The video also made a good point that you can practice martial arts for 30 years to prepare for that 'one' time someone attacks you - and your skills might not even be helpful in that situation because criminals don’t act like kickboxers, and that running fast is a better skill(!) And his points on legal issues, etc.

I think his information helped me eliminate 50% of the things I need to be concerned about with learning martial arts . I can take self defense off the table.

But now I’m left with questions like this:

Here is a (really advanced) example of the martial art style I am taking a beginner class in. My teacher uses words like “hit him in the head this way, then hit him in the crotch that way”. Usually this is practiced solo, so it’s confusing to me why it’s necessary to imagine hitting someone. The art uses a 4 foot stick and is part of the Kung fu family (called ‘Tongbei’ I think) and is translated as a "whip stick" but you may know better than I.

I’m not trying to overthink this or be hypersensitive about it - it’s just that I was first inspired to explore martial arts when I heard the interview with a Shaolin monk (who looked like an expert using a stick solo). And as mentioned in my first post, he talked about using fighting as a Buddhist practice to reduce extreme views, and that the ultimate self defense is self awareness.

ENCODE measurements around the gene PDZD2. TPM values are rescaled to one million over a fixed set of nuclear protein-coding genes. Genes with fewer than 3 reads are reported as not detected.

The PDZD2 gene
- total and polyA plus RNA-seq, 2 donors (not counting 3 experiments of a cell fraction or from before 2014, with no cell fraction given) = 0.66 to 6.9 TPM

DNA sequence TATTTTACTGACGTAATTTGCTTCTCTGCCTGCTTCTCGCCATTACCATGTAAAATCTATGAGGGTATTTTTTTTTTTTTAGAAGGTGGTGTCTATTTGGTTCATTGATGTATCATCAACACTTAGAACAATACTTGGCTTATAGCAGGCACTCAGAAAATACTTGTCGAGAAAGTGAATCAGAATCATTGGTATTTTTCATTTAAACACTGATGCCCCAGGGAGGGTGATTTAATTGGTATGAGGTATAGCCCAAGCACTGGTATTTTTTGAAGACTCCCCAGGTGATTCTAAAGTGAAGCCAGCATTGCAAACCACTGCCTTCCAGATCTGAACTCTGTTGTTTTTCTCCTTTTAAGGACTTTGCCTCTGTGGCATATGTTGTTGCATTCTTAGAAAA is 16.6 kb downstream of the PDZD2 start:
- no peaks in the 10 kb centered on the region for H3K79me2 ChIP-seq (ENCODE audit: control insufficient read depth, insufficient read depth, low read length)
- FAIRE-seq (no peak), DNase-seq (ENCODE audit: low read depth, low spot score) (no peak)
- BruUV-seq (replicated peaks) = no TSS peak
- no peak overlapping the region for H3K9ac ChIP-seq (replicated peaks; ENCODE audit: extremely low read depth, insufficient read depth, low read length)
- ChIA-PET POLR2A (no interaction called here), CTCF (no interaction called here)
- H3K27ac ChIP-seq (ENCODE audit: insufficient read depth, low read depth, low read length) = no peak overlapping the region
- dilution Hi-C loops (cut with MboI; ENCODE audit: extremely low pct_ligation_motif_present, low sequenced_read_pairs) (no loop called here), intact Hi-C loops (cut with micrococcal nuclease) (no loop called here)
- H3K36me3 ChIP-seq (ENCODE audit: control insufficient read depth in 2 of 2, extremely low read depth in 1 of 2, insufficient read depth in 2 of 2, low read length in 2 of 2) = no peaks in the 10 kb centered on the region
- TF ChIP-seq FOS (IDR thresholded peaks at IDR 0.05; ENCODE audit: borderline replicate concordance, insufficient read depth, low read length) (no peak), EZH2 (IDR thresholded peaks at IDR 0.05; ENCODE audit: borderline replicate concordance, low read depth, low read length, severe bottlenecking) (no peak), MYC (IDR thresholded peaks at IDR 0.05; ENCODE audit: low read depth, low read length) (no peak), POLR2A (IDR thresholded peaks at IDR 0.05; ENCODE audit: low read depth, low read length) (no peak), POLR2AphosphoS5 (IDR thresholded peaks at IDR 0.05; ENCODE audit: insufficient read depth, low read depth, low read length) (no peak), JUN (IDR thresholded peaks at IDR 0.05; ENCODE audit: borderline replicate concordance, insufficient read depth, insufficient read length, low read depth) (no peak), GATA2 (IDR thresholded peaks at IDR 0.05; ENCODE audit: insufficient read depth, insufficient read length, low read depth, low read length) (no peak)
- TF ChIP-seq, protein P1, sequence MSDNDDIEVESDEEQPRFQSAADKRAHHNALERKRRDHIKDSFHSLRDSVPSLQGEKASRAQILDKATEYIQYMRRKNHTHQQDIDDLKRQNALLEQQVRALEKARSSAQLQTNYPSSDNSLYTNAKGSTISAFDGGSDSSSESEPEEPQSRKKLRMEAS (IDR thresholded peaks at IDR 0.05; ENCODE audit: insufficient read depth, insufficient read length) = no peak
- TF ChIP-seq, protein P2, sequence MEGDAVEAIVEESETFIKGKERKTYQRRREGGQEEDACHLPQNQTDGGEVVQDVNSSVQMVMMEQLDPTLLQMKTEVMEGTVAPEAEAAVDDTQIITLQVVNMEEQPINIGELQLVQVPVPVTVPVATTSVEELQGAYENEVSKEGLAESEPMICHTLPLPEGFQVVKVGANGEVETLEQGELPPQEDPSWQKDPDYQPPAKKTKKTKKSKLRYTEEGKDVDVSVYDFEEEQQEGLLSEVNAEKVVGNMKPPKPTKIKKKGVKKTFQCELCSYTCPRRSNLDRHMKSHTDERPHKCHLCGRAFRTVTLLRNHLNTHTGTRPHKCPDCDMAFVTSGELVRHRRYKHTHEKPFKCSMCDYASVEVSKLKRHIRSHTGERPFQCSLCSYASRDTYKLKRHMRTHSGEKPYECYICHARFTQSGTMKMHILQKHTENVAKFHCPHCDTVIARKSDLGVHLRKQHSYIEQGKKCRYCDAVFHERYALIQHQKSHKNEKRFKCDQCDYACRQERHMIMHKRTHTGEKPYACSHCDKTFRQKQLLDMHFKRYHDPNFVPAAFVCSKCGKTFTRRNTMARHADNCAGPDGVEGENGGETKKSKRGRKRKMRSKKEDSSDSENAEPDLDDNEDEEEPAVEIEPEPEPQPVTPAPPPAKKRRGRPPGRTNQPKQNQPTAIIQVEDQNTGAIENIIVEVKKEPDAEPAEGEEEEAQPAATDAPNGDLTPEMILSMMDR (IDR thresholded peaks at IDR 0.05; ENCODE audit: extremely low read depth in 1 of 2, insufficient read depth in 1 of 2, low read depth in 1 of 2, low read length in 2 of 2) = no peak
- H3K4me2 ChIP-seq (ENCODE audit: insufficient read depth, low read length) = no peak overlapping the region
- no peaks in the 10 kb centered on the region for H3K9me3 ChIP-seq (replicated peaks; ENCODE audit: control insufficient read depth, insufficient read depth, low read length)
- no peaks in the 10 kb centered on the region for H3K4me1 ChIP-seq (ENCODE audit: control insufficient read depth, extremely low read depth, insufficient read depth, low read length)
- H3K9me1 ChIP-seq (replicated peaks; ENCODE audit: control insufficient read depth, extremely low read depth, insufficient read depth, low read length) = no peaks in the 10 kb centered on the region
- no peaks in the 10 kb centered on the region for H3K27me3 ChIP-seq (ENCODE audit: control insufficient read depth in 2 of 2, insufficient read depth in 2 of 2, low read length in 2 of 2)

I’m kind of stuck there. Trying to imagine hitting someone in the groin seem like a hard thing to combine with what the monk said.
If you like sticks find a kabudo dojo or a dojo that offers kabudo an Okinawan art you will learn Tonfa, Bo, nunchucks, Sai and kama and more

Or

Kali, escrima, Arnis, which is stick focused (Philippino)

If you want contact and like sticks, try kendo. (Japanese)

Akido also uses boken. (Wooden sword) and of course they have allot of falling and rolling but my experience with akido I found it spiritually focused) and non competitive
Which is an asset
Generation's shall pass, our determination shall grow, at the foot of Mount Fuji
Like smoke that reaches far beyond the clouds.--nichimoku shonin. Third high priest of Nichiren Shoshu